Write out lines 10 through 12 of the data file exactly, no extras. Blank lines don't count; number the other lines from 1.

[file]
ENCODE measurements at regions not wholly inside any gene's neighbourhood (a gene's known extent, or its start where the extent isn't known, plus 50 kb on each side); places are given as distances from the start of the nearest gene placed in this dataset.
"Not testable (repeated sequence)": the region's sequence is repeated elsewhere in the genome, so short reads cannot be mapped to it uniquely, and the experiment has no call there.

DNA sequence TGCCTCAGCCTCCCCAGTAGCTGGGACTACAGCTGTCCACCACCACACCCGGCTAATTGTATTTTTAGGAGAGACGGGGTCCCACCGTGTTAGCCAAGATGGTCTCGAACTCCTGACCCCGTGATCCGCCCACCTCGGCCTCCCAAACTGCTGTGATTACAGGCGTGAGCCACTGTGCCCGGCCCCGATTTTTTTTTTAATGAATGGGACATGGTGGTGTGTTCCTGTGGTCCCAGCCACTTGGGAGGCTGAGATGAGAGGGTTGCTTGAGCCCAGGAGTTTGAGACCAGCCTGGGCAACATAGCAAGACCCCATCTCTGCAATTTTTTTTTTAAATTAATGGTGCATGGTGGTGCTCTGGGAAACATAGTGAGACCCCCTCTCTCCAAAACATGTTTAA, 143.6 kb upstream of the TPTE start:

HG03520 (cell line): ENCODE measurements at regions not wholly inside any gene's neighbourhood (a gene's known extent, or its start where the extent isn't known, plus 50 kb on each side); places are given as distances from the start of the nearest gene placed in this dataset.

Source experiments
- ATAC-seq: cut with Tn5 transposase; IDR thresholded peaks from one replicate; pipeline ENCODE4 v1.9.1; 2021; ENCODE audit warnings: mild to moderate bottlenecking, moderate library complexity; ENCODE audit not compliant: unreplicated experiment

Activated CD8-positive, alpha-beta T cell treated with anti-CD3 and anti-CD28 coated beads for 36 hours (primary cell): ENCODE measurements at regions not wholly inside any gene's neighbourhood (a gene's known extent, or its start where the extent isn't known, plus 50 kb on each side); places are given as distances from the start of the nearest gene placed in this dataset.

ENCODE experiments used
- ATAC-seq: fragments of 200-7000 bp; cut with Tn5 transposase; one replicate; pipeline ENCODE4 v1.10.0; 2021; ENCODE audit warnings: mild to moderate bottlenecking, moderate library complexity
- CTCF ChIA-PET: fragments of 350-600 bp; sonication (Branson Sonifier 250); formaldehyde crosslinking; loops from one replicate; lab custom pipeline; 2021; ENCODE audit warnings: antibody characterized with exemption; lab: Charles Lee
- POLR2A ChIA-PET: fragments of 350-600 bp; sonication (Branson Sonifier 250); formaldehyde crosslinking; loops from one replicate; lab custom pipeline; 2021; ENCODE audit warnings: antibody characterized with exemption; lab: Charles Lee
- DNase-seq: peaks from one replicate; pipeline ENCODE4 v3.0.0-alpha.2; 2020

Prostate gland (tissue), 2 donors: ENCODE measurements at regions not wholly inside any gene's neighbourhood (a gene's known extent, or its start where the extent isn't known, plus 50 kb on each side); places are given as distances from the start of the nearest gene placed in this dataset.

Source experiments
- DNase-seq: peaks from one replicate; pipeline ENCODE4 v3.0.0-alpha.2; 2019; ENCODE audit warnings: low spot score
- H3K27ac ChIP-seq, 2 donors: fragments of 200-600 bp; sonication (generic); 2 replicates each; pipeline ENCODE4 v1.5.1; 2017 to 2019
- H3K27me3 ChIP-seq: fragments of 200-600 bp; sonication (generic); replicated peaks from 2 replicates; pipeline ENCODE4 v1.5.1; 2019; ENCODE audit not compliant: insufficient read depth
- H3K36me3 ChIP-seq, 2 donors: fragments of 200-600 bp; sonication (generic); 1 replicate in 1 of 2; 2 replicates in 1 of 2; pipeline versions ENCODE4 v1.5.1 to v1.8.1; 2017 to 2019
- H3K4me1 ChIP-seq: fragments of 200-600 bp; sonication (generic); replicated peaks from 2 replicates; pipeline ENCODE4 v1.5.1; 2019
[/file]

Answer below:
- CTCF ChIA-PET: fragments of 350-600 bp; sonication (Branson Sonifier 250); formaldehyde crosslinking; loops from one replicate; lab custom pipeline; 2021; ENCODE audit warnings: antibody characterized with exemption; lab: Charles Lee
- POLR2A ChIA-PET: fragments of 350-600 bp; sonication (Branson Sonifier 250); formaldehyde crosslinking; loops from one replicate; lab custom pipeline; 2021; ENCODE audit warnings: antibody characterized with exemption; lab: Charles Lee
- DNase-seq: peaks from one replicate; pipeline ENCODE4 v3.0.0-alpha.2; 2020